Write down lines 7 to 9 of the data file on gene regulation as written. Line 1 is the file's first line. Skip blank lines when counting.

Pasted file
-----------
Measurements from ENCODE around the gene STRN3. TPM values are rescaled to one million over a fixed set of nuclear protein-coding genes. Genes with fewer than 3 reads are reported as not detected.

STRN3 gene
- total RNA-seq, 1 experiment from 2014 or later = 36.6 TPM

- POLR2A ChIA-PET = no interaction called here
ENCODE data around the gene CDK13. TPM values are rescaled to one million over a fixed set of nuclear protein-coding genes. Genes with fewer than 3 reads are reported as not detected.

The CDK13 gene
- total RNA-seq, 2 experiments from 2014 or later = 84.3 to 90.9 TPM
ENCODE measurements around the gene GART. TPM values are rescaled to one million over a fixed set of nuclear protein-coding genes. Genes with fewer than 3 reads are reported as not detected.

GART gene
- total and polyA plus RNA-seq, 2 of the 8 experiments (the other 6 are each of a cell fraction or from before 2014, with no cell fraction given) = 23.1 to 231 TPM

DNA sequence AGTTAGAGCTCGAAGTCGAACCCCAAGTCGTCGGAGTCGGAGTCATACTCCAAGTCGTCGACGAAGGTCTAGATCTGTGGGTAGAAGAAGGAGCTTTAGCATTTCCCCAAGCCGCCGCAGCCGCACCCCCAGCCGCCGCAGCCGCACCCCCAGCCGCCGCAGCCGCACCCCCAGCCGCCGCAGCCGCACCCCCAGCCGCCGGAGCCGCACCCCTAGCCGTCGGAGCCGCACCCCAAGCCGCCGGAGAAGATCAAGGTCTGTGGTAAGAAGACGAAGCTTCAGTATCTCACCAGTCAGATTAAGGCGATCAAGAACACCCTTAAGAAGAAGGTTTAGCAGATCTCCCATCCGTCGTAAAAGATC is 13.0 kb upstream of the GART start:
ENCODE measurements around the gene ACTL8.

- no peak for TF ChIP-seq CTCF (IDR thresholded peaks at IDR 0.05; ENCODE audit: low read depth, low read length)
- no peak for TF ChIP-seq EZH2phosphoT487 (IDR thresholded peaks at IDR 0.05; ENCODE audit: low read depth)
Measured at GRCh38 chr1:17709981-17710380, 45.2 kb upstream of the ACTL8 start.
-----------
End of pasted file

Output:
- total RNA-seq, 2 experiments from 2014 or later = 84.3 to 90.9 TPM
ENCODE measurements around the gene GART. TPM values are rescaled to one million over a fixed set of nuclear protein-coding genes. Genes with fewer than 3 reads are reported as not detected.

GART gene